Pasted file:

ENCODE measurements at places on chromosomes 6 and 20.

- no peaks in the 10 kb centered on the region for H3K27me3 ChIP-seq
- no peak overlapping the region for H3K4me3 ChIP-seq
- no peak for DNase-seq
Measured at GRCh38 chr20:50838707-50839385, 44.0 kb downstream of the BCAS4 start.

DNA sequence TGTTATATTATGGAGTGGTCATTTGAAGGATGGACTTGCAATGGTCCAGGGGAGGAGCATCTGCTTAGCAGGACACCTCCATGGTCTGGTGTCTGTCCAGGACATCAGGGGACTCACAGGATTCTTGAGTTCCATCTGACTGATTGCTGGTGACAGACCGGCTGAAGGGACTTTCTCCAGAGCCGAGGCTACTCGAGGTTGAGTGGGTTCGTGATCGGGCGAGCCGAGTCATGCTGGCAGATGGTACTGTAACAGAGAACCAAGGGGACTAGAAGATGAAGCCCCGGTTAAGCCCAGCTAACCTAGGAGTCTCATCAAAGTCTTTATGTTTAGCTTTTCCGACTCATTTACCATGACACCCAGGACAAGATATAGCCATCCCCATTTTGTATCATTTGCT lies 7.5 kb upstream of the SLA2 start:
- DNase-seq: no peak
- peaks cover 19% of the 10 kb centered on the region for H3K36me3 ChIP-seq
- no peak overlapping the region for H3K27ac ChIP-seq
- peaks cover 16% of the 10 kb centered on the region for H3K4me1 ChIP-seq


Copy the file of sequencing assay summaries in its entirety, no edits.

ENCODE measurements at places on chromosomes 6 and 20.

- no peaks in the 10 kb centered on the region for H3K27me3 ChIP-seq
- no peak overlapping the region for H3K4me3 ChIP-seq
- no peak for DNase-seq
Measured at GRCh38 chr20:50838707-50839385, 44.0 kb downstream of the BCAS4 start.

DNA sequence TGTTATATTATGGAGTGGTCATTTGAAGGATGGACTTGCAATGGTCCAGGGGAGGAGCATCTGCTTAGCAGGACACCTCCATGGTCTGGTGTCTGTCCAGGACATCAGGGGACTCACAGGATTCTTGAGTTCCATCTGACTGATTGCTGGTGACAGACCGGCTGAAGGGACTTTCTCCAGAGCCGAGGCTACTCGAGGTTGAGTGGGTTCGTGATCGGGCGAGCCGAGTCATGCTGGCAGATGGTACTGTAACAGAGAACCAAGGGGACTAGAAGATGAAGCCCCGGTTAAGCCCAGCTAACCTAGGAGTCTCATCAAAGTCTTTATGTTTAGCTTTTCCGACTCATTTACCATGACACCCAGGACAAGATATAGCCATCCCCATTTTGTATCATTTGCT lies 7.5 kb upstream of the SLA2 start:
- DNase-seq: no peak
- peaks cover 19% of the 10 kb centered on the region for H3K36me3 ChIP-seq
- no peak overlapping the region for H3K27ac ChIP-seq
- peaks cover 16% of the 10 kb centered on the region for H3K4me1 ChIP-seq